Borrowing an approach from the literature on the economics of discrimination, we estimate the impact of nonvoters on the outcome of presidential elections from 1952–2000 using data from the National Election Study (NES). Our estimates indicate that nonvoters are, on average, slightly more likely to support the Democratic Party. Of the 13 presidential elections between 1952 and 2000 we find no change in the eventual outcome of the election with two possible exceptions: 1980 and 2000. Thus our results are not all that dissimilar from other research on participation. Higher turnout in the form of compulsory voting would not radically change the partisan distribution of the vote. When elections are sufficiently close, however, a two percentage point increase may suffice to affect the outcome. Limitations of the NES data we use suggest that our estimates underestimate the impact of nonparticipation. We also compare our method with other econometric techniques. Finally, using our findings we speculate as to why the Democratic Party fails to undertake widespread "get out the vote" or registration drives.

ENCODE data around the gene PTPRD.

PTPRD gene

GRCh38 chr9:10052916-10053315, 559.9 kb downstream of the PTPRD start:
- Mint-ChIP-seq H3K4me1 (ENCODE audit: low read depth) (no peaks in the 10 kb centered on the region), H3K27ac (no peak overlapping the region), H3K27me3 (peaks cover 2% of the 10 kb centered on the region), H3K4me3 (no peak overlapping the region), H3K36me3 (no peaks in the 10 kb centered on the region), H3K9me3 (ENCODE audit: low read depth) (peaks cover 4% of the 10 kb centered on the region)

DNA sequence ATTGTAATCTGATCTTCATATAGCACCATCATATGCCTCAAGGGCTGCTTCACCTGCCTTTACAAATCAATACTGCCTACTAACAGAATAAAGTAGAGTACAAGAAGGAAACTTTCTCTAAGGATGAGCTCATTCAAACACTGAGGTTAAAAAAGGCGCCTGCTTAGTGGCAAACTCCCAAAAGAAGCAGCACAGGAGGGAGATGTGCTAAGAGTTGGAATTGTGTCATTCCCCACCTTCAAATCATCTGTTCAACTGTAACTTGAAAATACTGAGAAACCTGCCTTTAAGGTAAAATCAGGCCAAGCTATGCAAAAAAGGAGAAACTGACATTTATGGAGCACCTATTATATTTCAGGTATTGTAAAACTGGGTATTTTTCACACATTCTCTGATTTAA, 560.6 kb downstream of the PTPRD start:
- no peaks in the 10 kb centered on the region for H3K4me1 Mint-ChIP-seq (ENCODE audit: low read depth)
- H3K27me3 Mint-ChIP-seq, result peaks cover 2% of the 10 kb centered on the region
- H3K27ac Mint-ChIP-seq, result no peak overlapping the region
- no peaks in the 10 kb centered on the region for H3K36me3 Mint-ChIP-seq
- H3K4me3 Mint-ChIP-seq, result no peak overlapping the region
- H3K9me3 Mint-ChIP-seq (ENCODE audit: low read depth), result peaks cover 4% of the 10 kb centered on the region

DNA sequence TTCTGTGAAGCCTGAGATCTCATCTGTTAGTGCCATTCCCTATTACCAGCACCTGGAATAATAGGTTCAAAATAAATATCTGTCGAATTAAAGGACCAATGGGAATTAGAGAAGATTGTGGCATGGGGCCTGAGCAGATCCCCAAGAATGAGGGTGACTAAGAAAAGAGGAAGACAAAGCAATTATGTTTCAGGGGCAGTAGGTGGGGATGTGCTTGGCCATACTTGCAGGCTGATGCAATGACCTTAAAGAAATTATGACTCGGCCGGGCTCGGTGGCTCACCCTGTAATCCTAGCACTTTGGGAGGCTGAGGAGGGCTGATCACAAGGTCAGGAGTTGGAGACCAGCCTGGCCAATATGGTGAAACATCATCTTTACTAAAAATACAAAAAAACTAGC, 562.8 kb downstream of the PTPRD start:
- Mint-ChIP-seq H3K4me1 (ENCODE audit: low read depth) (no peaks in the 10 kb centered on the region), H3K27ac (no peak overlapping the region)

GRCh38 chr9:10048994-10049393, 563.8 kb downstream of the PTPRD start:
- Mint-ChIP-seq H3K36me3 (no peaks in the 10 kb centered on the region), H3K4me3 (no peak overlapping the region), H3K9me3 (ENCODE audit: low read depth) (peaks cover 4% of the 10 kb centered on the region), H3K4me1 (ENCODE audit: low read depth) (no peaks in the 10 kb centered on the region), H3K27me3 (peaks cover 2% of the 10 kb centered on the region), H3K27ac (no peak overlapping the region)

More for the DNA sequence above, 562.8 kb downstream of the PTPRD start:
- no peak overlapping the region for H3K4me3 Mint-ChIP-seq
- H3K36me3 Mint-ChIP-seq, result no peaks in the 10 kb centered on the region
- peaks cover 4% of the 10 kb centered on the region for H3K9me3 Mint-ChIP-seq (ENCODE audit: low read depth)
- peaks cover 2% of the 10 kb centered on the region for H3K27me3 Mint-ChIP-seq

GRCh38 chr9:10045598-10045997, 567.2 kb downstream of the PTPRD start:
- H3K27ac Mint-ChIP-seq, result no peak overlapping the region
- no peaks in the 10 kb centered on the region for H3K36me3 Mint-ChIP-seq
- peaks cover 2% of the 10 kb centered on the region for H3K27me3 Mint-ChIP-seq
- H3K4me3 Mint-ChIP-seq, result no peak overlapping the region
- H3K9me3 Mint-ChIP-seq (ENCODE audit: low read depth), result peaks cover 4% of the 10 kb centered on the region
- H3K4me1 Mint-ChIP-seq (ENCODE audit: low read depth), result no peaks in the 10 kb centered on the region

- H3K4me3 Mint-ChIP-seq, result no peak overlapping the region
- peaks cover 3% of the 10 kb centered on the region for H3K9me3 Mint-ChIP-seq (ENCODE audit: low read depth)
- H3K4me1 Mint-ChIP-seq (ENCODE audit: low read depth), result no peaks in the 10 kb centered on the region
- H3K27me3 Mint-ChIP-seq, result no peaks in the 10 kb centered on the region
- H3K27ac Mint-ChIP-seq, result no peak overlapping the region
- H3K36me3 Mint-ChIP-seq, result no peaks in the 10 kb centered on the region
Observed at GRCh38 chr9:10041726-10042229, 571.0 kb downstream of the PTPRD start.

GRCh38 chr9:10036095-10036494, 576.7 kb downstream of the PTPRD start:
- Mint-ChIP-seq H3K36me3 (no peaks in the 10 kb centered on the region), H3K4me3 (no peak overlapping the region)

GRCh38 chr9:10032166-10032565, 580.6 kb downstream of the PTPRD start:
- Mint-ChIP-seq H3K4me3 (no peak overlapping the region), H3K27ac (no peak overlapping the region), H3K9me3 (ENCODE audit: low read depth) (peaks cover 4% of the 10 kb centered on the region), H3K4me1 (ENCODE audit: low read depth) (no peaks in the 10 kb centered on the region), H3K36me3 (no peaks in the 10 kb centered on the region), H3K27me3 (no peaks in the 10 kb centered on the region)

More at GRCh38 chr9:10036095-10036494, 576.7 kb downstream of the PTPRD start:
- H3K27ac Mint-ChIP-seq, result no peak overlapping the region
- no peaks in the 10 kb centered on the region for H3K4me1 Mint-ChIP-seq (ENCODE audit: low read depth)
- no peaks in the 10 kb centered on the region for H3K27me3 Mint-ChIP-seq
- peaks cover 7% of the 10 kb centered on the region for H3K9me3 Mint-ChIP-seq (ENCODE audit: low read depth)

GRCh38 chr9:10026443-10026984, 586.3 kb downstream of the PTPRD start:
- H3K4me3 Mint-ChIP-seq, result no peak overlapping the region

|Date made available||Jan 1 2010|